For nearly a century we had increasingly strong evidence for a common microbial cause of cancer and autoimmune diseases but now we also have visual proof. A newly developed research microscope can show us in great detail what happens in the blood of individuals who develop these diseases. What it shows is that the key for understanding their cause and cure is the rise, or perhaps better the uprising, of an endogenous microbe in the blood.
Based on the work of Louis Pasteur in the late 19th century the scientific community adopted the concept of monomorphism. This means that microbes always maintain their basic shape as virus, bacterium or fungus. The term pleomorphism, on the other hand, as coined by the French chemist and biologist Antoine Béchamp (1816–1908), refers to the ability of microbes to change from one form into another, similar to a caterpillar changing into a butterfly.
While a causal correlation between cancer and microbes has been shown only in a few rare or animal tumours, several independent researchers have reported the proliferation of certain microbes in all cancer patients. One of the first was the German professor of zoology and microbiology Günther Enderlein who described in 1925 the different stages of a microbe that is normally present in the blood as tiny colloidal protein units.
These protein units appear to originate from the natural breakdown of cellular components and may be essential for healthy blood. In degenerative diseases, especially cancer and autoimmune diseases, but also Chronic Fatigue Syndrome and Fibromyalgia, these protein units grow into increasingly higher bacterial forms and finally into fungi. Conventionally these forms are called Enderlein structures and are the basis of Live Blood Analysis as presently used in natural therapy.
Independently, mostly without knowing of each other’s work, several other researchers – including Royal Raymond Rife, Wilhelm Reich, Virginia Livingston-Wheeler, Alan Cantwell and Gaston Naessens – have described the same phenomenon. Orthodoxy, however, has a dogma that says microbes always have the same form and cannot change from viruses into bacteria and fungi. This is because orthodox microbiologists commonly observe dead stained microbes in dead tissue, or live ones for short periods, instead of live microbes in live tissue at very high magnification over long periods.
Of special interest are experiments of Dr Livingston-Wheeler who injected cultures of pleomorphic organisms into mice. When small amounts were injected then an autoimmune disease developed but higher doses produced tumours or cancer. Accordingly these cancer-forming microbes have often been called cancer viruses or cancer microbes.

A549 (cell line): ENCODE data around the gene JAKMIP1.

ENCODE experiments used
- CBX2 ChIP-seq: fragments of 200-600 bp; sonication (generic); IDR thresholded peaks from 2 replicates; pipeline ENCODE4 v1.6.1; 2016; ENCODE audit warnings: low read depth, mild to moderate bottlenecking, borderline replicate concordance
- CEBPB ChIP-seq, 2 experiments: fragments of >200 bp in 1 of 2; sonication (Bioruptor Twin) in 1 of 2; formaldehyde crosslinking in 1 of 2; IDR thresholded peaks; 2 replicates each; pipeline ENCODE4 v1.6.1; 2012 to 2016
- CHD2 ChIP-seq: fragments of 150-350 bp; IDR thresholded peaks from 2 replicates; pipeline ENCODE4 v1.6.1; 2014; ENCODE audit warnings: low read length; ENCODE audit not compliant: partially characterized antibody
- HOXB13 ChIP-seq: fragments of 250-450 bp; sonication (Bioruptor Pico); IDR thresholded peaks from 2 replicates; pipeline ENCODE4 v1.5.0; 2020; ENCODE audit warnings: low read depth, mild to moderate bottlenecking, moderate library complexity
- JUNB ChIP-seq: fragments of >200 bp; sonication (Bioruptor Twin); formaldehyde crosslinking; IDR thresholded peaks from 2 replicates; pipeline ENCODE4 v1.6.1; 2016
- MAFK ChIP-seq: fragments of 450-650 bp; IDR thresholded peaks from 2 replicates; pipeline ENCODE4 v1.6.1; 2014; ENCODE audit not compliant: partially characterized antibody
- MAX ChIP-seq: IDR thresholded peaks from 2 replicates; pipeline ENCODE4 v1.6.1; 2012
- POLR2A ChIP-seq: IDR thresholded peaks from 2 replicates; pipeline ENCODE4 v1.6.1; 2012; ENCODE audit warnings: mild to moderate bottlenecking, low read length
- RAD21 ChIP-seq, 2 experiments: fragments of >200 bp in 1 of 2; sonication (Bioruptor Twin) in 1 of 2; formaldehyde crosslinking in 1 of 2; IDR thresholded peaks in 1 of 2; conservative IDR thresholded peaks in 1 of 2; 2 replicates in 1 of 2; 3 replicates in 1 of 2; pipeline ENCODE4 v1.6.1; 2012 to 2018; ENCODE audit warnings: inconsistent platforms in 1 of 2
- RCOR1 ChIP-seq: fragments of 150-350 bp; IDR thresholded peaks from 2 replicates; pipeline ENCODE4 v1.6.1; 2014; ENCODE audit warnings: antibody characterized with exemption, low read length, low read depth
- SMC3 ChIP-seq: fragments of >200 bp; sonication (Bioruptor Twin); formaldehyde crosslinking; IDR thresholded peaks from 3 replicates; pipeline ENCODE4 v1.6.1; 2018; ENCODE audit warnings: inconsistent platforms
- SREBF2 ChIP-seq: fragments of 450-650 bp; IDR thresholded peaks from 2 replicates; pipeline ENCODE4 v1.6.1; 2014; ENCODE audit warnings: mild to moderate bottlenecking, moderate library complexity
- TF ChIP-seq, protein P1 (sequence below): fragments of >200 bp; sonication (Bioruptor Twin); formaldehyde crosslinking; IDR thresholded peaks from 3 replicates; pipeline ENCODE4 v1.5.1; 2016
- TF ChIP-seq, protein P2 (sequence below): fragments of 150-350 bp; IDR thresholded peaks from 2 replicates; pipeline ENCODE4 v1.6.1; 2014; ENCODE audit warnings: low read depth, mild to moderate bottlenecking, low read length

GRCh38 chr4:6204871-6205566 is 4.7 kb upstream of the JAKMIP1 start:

The growth cycle of pleomorphics includes a stage as cell-wall-deficient microbes or CWD. These may arise endogenously within our body or arrive from the outside as mycoplasma. Orthodox microbiology does not recognise that CWD can arise endogenously but mycoplasma are known since 1898 as the smallest group of bacteria. The term “myco” indicates fungus-like properties while “plasma” points to the soft shell without a cell wall. They are actually living particles of bacterial nucleic acid and are regarded as being parasites in our body.
Mycoplasma or their spores are so small that, like viruses, they go through bacterial filters and may contaminate blood used for transfusions. Often mycoplasma infections remain symptomless until one suffers a traumatic event or when health deteriorates for some other reason. Because of the missing cell wall mycoplasma do not respond to most antibiotics. Commonly mycoplasma infections are associated with the presence of other pathogenic microbes and parasites.
Of special interest are presently the microbes associated with Lyme disease which can naturally originate from tick bites. The bacteria that cause Lyme disease, the spiral-shaped Borrelia, have been shown to exist in a bacterial as well as in a mycoplasma form and as spores. They also can hide from the immune system by using markers of normal body cells.
Modern Lyme disease started in 1975 as an epidemic in the town of Lyme, Connecticut, close to a biological warfare research laboratory. US government scientists hold a patent on behalf of the US Army for the crystalline mycoplasma fermentans. This semi-synthetic species appears to be much more dangerous than the natural variety (www.publichealthalert.org/Articles/scottforsgren/mycoplasma.htm).
Mycoplasma fermentans is an important agent in several modern diseases which suddenly appeared in epidemic form such as AIDS, Lyme disease, Gulf War Syndrome, and Morgellons disease. Various mycoplasma species are associated with pneumonia, bladder infections, endocrine dysfunctions, gastro-intestinal distress, and other conditions. A key problem with mycoplasma is their disruptive influence on cholesterol and other sterols, and even worse is the toxic effect of the Borrelia spirochete on our lipoproteins, thereby wrecking our fat metabolism.
The microbes of Lyme disease may trigger hundreds of different symptoms and have now been shown to mimic most chronic diseases, especially chronic fatigue conditions, fibromyalgia, and autoimmune diseases in general, but also mental conditions such as schizophrenia, depression, and Alzheimer’s disease. Some of these, including Parkinson’s disease, could be cured by eliminating the mycoplasma infestation (www.samento.com.ec/sciencelib/4lyme/Townsendhowens.html).